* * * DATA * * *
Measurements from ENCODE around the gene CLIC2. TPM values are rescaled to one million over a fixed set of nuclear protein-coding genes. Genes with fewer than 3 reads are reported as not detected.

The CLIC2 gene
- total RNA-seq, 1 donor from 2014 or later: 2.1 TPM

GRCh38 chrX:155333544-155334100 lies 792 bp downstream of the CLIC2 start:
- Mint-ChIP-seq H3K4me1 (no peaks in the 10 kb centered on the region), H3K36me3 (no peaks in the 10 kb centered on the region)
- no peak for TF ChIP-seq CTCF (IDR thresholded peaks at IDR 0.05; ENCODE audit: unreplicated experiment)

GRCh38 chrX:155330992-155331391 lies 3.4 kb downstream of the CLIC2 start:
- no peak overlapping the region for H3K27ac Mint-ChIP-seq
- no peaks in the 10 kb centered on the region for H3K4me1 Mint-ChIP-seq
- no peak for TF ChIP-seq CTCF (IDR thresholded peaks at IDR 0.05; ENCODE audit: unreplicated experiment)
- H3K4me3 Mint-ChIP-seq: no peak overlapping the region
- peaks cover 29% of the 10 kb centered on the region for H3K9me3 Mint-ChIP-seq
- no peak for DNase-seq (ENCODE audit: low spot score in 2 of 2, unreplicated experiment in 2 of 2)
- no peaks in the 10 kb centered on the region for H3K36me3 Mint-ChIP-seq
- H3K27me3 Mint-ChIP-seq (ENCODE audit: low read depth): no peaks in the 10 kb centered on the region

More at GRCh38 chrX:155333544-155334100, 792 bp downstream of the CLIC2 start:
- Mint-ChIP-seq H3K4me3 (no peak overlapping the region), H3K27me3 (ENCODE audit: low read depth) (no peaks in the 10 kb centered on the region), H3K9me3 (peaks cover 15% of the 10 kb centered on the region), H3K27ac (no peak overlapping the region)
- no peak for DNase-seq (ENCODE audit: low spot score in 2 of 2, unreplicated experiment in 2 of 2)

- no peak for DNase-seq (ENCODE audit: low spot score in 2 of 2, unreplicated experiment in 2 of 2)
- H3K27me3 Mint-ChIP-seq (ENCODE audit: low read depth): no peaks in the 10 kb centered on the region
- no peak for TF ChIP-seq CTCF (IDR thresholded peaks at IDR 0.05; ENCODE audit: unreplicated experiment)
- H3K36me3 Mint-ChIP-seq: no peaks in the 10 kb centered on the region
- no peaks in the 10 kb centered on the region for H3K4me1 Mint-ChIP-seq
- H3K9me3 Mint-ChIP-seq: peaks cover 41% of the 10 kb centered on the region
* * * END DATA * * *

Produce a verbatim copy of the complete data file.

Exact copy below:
Measurements from ENCODE around the gene CLIC2. TPM values are rescaled to one million over a fixed set of nuclear protein-coding genes. Genes with fewer than 3 reads are reported as not detected.

The CLIC2 gene
- total RNA-seq, 1 donor from 2014 or later: 2.1 TPM

GRCh38 chrX:155333544-155334100 lies 792 bp downstream of the CLIC2 start:
- Mint-ChIP-seq H3K4me1 (no peaks in the 10 kb centered on the region), H3K36me3 (no peaks in the 10 kb centered on the region)
- no peak for TF ChIP-seq CTCF (IDR thresholded peaks at IDR 0.05; ENCODE audit: unreplicated experiment)

GRCh38 chrX:155330992-155331391 lies 3.4 kb downstream of the CLIC2 start:
- no peak overlapping the region for H3K27ac Mint-ChIP-seq
- no peaks in the 10 kb centered on the region for H3K4me1 Mint-ChIP-seq
- no peak for TF ChIP-seq CTCF (IDR thresholded peaks at IDR 0.05; ENCODE audit: unreplicated experiment)
- H3K4me3 Mint-ChIP-seq: no peak overlapping the region
- peaks cover 29% of the 10 kb centered on the region for H3K9me3 Mint-ChIP-seq
- no peak for DNase-seq (ENCODE audit: low spot score in 2 of 2, unreplicated experiment in 2 of 2)
- no peaks in the 10 kb centered on the region for H3K36me3 Mint-ChIP-seq
- H3K27me3 Mint-ChIP-seq (ENCODE audit: low read depth): no peaks in the 10 kb centered on the region

More at GRCh38 chrX:155333544-155334100, 792 bp downstream of the CLIC2 start:
- Mint-ChIP-seq H3K4me3 (no peak overlapping the region), H3K27me3 (ENCODE audit: low read depth) (no peaks in the 10 kb centered on the region), H3K9me3 (peaks cover 15% of the 10 kb centered on the region), H3K27ac (no peak overlapping the region)
- no peak for DNase-seq (ENCODE audit: low spot score in 2 of 2, unreplicated experiment in 2 of 2)

- no peak for DNase-seq (ENCODE audit: low spot score in 2 of 2, unreplicated experiment in 2 of 2)
- H3K27me3 Mint-ChIP-seq (ENCODE audit: low read depth): no peaks in the 10 kb centered on the region
- no peak for TF ChIP-seq CTCF (IDR thresholded peaks at IDR 0.05; ENCODE audit: unreplicated experiment)
- H3K36me3 Mint-ChIP-seq: no peaks in the 10 kb centered on the region
- no peaks in the 10 kb centered on the region for H3K4me1 Mint-ChIP-seq
- H3K9me3 Mint-ChIP-seq: peaks cover 41% of the 10 kb centered on the region